ASTC Round Up

Julie Fooshee - Monday, October 26th, 2015

 

spectacle

 

The Association of Science and Technology Centers Conference is an annual meeting of science center and museum professionals, informal educators, and professional development networks from around the world. It’s a great time to meet up with festival partners, as science centers play such a large role in producing these spectacular events. And that’s just what we presented on this year. As the organizer of a conference panel, it’s important to gather just the right people together to thoughtfully address the topic and who can provide different points of view. The great news is, with a network like ours, that’s not hard to find!

Our session was “Go Big or Go Home” and was focused on what it means to put on large scale, large format spectacles. Sometimes at a science center and within a festival, we tend to meet a lot of people that are self-selected science enthusiasts. To reach those audiences that don’t have an already vested interest in science content, you have to capture them in other ways, unexpected ways. Sometimes we do this by popping up in existing cultural and community festivals, but you’re still only reaching certain demographics – namely, festival goers. So what are ways to catch people’s attention? To really grab people where they are and invite them in to what you do. What are the benefits and the pitfalls? How much does it cost?

This is where our panelists come into play. Representing large format spectacles were Todd Boyette from the North Carolina Science Festival, Natalie Ireland from the Manchester Science Festival in the UK, Ellen Trappey from the Philadelphia Science Festival, and Mathieu Latour and Marianne Groulx from the Montreal Eureka Festival. While each festival presented on their own performances and spectacles, I think what’s more important than their individual achievements (though they are impressive) is rather the similar threads that emerged throughout the panel.

1. Your museum has walls, your engagement shouldn’t.

Thinking inside the museum is thinking inside the box. Extend the museum’s mission outside! You can go far into the community by having activities in community venues like having a science of beer night in a brewery. Or you can just utilize the space you have outside your museum in new ways like having a street-front explosion like Ellen talked about Philadelphia Science Festival doing.

2. Experimenting outside of the institution is a great way to assess risk.

When Natalie talked about their science of BMX riding – her museum balked at the suggestion so she took it to a public space. Because of the success of the event, they brought it back to the institution and held it in their outside space.

3a. Big name talent means big name dollars, but people will pay.

Sometimes you can take a risk on big name performers like Todd’s experience with Mythbusters – people want to get close to the performers and will pay big money for the opportunity! It also helps to promote the event from the institution so that people know who brought them there.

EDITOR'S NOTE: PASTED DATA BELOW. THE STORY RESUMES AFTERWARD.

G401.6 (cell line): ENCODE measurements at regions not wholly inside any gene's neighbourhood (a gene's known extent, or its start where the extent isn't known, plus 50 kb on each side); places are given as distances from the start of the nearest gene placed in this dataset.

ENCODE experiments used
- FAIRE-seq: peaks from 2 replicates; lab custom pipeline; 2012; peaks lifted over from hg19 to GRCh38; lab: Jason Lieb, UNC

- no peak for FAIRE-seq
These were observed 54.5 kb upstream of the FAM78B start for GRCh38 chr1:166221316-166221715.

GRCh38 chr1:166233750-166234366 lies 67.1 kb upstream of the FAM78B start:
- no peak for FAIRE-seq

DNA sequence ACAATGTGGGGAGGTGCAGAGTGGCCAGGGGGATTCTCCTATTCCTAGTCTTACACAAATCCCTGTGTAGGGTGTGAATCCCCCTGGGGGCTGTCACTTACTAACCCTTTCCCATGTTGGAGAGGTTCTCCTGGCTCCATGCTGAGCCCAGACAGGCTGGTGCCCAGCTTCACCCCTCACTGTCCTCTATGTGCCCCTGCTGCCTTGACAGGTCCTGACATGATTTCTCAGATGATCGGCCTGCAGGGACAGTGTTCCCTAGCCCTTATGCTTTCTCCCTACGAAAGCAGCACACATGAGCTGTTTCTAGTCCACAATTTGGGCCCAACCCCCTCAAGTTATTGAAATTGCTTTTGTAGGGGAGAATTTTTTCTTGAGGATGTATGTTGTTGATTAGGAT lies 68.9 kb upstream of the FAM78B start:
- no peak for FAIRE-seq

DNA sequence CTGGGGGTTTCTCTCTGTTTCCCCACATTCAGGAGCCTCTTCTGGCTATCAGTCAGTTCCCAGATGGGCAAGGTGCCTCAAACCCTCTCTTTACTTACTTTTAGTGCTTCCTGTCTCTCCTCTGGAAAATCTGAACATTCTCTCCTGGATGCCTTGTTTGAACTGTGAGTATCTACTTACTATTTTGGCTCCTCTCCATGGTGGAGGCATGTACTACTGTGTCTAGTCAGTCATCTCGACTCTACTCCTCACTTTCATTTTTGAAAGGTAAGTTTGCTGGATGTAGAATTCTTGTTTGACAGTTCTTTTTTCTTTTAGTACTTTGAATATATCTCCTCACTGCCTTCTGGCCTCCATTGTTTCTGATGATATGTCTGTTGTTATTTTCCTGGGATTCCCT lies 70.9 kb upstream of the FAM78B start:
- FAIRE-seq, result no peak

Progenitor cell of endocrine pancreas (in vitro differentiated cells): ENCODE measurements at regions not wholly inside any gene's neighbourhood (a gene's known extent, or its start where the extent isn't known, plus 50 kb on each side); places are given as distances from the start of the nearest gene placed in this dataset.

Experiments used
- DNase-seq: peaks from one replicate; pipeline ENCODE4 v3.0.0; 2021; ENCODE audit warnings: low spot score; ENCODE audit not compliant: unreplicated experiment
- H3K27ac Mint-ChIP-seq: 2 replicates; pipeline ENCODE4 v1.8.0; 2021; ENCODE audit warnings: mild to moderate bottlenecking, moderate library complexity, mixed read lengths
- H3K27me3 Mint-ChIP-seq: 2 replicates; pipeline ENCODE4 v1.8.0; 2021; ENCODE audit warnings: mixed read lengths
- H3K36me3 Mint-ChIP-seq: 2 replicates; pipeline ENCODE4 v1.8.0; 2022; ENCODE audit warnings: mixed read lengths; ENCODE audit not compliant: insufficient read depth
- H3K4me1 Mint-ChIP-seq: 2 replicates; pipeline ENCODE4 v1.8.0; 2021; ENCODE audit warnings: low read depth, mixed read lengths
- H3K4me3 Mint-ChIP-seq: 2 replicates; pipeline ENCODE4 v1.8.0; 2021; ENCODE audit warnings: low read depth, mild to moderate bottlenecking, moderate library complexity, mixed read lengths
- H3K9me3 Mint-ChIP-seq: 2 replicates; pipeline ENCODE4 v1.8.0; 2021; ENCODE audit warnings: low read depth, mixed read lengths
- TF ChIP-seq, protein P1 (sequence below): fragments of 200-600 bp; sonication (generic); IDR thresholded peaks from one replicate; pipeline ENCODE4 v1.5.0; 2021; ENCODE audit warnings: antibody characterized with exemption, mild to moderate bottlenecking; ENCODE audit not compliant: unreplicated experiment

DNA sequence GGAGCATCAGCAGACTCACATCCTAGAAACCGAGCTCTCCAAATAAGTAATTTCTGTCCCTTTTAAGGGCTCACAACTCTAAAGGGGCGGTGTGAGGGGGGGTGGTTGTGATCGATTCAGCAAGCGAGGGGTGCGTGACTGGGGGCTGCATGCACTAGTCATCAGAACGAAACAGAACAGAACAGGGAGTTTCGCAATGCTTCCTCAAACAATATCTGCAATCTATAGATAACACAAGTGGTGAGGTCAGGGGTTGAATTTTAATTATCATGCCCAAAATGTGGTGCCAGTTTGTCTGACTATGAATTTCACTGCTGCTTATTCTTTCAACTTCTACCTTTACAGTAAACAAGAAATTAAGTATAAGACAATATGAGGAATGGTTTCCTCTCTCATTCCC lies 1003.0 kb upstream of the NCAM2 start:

3b. But if someone else has cornered that market, engage your local talent instead.

But in big cities, there’s often already a group bringing those people in. Don’t be a copycat – draw on local talent and showcase community scientists. Just because they aren’t on the Daily Show doesn’t mean they aren’t a celebrity in their own right.

4. Spectacle isn’t about how many people show up, it’s about how many people you reach.

While it’s great to put on huge events like Eureka Festival’s Mathieu and Marianne showcased, it’s all about reach. Those events not only drew in a big audience, it spread their name through the community. But, at a smaller event in a prestigious location (weather balloons at the Governor’s mansion) as Todd talked about – only 40 people were there but the media blitz that followed spread their message far and wide.

5. Happenings have to reflect what the audience wants.

Mathieu and Marianne come from Montreal – a city of festivals. When your audience has expectations of arts and culture, you have to give them what they want to get them to show up. It’s good to stand out from others but don’t alienate.

6. Don’t be afraid of going cross-discipline.

Lots of festivals embrace not just being STEM-focused, but bringing in the arts and culture of the city to improve their events. What’s going on in your community? Bring them science to match.

7. Utilise spaces inside and outside the institution that you may not have thought to use before.

Science in the mall? Science at a farmer’s market? Science at a music festival? I’ve seen them all. It might not be a space that you’ve been to before, but that doesn’t mean you can’t do something there. Just like in your museum! Have an outdoor garden? Have a horticulture evening with victory gardeners.

8. Partnerships are the key to success.

Any of the above can create a new, innovative event but you can’t do it alone. Success is achieved by having strong partnerships in your community. With good partnerships you can share risk and reward, you build a strong relationship and you put yourself at the community table. If you aren’t there, people can’t approach you!

It was a great session, with our very talented presenters and great content. The only downside had to be that, as usual, we ran out of time. For more resources about spectacle and events, check out our resources!